Because of the heat and the age of your JDM engine swap, there's a small chance that your 2JZ crank bolt can be stuck. This common problem has a few different solutions, but hammering at the crank bolt is never one of them. Removing your stuck 2JZ crank bolt is easy to do however using this How To guide.

5

Pick out your ECU

Pick out your ECU

The 2JZ ECU comes in two different flavors. The USDM 2JZGTE ECU utilizes a MAF sensor, while the JDM version does not. There are pros and cons to either 2JZGTE ECU setup, and they are important to recognize from the get go. This can help you shop for your 2JZ engine swap parts in advance and keep ahead of the curve.

Although the USDM 2JZGTE ECU uses a MAF and can add more cost to your 2JZ engine swap, it can benefit you. There's a lot of gains to be had from the mass air flow setup found in the USDM Toyota Supra. Wiring up the mass air flow meter in your 2JZ engine swap is easy to do with the right guide.

The JDM 2JZ ECU will use just the MAP sensor or the manifold absolute pressure sensor to operate the engine. While this is easier to wire up, especially in a 240SX there's a few drawbacks to tuning from this simplistic approach. Make sure to choose wisely to avoid potential problems later on down the road.

6

Plan out your 2JZ engine swap

Plan out your 2JZ engine swap

Now is the time to start building a list of parts you will need for your 2JZGTE swap. Things like your engine mounts, wiring and other components will require some research. Not every 2JZ engine swap is the exact same, although in most cases wiring up your 2JZ engine swap is.

Swapping in a 2JZ into your 240SX or similar rear wheel drive vehicle like a S2000 or Miata, will largely vary when it comes to motor mounts. Everything else in our guide however will remain mostly the same.

7

Maintenance

Maintenance

Changing your timing belt, checking your sensors and going over the small details now goes a long way towards an awesome 2JZGTE engine swap.

Now that you have your engine out of your donor car, you can easily remove and check items and install things. A new water pump, timing belt, throttle body and checking your crank angle sensor is difficult once the engine is in your car. Take the time now and strike while the engine is on a stand and you've got complete access to the sensors and front engine assembly.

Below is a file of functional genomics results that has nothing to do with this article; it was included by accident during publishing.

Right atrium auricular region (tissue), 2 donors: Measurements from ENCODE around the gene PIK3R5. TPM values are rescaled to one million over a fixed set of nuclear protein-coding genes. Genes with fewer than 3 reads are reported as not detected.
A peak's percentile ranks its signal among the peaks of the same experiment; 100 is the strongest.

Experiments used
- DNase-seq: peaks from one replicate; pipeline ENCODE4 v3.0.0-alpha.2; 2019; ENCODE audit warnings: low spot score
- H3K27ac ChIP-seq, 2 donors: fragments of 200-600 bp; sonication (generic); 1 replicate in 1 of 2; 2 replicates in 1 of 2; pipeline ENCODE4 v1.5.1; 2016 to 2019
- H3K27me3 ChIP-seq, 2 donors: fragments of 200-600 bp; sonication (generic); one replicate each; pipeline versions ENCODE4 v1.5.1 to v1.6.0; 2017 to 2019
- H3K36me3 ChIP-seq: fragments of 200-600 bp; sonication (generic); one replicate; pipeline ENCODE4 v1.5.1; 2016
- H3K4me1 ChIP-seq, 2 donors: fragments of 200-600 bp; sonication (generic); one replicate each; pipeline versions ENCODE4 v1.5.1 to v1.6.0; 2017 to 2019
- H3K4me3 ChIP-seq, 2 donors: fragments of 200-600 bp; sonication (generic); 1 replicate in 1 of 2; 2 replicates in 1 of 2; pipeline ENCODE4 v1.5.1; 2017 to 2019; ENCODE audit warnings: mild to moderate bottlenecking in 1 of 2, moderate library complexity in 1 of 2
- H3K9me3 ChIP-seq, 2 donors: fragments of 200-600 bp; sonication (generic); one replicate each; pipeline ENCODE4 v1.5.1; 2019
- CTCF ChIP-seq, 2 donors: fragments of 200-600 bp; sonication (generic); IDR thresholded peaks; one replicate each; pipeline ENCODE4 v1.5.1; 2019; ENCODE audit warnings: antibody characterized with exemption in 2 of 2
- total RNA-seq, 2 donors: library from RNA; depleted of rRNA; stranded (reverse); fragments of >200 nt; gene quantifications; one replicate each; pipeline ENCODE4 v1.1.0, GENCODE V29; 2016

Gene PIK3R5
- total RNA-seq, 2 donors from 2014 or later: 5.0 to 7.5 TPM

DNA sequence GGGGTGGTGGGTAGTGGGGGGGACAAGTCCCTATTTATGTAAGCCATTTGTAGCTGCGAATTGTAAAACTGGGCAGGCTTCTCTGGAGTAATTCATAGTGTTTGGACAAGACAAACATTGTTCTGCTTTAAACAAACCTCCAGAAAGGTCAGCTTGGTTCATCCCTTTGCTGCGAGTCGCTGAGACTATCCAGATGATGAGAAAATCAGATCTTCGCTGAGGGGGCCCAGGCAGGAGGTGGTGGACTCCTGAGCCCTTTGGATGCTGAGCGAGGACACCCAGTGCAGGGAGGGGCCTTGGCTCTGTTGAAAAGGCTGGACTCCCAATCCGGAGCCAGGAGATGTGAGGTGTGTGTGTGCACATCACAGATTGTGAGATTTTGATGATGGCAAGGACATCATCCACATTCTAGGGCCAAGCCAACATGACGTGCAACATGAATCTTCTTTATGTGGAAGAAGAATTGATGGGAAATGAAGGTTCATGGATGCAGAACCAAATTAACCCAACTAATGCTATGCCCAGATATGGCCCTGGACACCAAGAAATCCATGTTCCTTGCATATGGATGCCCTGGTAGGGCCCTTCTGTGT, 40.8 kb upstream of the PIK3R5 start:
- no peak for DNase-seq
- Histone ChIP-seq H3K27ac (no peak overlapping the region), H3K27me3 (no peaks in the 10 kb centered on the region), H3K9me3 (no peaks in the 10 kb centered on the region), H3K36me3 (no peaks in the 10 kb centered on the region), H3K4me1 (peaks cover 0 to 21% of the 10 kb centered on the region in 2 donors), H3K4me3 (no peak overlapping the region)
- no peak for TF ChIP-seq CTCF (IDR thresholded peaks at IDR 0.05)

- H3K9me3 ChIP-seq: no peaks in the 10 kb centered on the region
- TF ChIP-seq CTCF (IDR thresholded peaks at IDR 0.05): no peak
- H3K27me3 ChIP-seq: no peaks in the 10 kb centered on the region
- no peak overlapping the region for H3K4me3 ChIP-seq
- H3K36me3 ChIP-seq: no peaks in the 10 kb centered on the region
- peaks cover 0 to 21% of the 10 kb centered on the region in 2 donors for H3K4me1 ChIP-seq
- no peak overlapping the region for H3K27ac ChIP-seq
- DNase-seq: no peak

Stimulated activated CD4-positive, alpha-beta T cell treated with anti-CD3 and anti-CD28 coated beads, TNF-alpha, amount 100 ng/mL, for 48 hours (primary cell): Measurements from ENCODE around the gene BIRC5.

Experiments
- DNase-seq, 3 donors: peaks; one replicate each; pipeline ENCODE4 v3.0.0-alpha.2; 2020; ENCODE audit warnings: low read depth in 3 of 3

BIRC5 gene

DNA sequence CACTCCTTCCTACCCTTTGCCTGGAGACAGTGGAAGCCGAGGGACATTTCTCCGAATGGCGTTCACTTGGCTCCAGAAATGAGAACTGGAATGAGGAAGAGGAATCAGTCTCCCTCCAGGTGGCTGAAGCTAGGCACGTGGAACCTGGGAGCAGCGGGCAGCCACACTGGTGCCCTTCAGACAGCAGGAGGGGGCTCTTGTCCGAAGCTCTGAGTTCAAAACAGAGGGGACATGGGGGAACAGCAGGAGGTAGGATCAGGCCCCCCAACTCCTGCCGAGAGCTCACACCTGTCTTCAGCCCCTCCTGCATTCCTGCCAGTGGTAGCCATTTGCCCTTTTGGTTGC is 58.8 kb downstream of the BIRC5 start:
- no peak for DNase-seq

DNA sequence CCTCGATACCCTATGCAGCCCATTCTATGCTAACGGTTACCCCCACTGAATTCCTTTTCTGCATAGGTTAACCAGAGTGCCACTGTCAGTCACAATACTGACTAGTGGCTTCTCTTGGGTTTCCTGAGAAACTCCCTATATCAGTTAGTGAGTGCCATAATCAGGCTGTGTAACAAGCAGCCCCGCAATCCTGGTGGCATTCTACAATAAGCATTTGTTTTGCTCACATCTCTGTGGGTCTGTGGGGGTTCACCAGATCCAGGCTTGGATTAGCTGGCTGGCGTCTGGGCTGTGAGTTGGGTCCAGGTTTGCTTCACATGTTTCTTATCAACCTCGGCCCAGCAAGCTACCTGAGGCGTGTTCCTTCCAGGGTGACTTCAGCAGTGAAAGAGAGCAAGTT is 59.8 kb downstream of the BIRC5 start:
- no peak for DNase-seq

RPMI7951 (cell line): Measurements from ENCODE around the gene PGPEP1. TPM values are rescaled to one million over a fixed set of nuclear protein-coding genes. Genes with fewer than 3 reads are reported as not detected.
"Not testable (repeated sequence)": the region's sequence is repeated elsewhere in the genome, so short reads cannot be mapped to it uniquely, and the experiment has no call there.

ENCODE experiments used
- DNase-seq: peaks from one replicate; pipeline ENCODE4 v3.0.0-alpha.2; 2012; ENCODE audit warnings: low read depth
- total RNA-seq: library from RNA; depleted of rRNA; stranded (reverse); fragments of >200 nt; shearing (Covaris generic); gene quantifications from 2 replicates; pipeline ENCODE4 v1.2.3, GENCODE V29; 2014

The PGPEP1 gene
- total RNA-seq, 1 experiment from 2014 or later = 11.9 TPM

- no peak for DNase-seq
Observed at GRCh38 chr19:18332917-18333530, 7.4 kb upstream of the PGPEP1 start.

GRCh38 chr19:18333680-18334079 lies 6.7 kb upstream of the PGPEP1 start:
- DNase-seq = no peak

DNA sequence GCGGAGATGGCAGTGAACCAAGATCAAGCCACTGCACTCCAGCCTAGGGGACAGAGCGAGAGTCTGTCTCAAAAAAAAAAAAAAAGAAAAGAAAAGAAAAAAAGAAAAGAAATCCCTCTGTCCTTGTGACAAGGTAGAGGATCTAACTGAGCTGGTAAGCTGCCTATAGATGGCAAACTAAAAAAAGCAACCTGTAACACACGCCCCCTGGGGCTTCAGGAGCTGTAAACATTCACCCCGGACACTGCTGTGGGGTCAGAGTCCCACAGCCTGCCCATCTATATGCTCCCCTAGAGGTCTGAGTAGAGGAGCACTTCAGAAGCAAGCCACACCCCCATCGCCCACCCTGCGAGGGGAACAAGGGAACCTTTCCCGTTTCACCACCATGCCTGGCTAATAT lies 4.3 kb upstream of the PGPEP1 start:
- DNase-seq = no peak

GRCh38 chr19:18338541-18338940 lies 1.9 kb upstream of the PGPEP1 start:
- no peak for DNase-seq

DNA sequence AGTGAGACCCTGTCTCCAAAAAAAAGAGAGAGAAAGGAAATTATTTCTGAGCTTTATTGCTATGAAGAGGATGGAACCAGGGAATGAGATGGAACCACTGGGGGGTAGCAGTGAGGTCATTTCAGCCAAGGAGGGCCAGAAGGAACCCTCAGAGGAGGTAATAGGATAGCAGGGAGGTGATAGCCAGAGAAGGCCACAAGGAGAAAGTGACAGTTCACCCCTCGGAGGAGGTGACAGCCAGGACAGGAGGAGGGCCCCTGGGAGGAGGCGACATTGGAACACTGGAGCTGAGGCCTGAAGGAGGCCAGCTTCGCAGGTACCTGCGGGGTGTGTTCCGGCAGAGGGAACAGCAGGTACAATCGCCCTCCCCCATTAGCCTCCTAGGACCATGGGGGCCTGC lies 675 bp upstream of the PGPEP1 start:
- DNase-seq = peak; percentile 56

8

Upgrade the 2JZ cooling system

Upgrade the 2JZ cooling system

This precautionary measure is almost always a sure fire must do for any 2JZ engine swap. Don't leave your stock or donor car radiator in place and expect it to keep the 3.0 liter turbocharged 2JZGTE engine cool. Step up your game by installing an aftermarket 2JZ cooling radiator.

You can also avoid expensive cooling fans or shrouded units, and simply install a fan controller and universal fans. This keeps your costs down and your engine temps in check.

9

Choose your transmission

Choose your transmission

Long gone are the days where 2JZ engine swap candidates had to shell out for the expensive V60 six speed Getrag transmission. Other options are definitely more affordable and sometimes even more desirable.

Transmission choices like the R154 or the W55 are five speed transmissions that work great. If you want six speed transmission capability, try the CD009 from the Nissan 350Z. It's been tested to handle well over 1800 horsepower and it's at least half the cost of the six speed Supra transmission.

There are a few things you'll need, such as a CD009 transmission adapter, and a shortened shifter but the added modifications can make it all worth while.

10

Remove and Prep

Remove and Prep

Remove your engine that's in your donor chassis and prepare the chassis for your new 2JZ engine. There's several ways to go about it, but if you need a guide on how to remove a KA engine, you can find that here.

Once you have your stock engine removed, you can begin prepping the rest of your chassis. Things like preparing your rear end or picking the best 2JZ rear end for your swap, there's a lot of choices out there.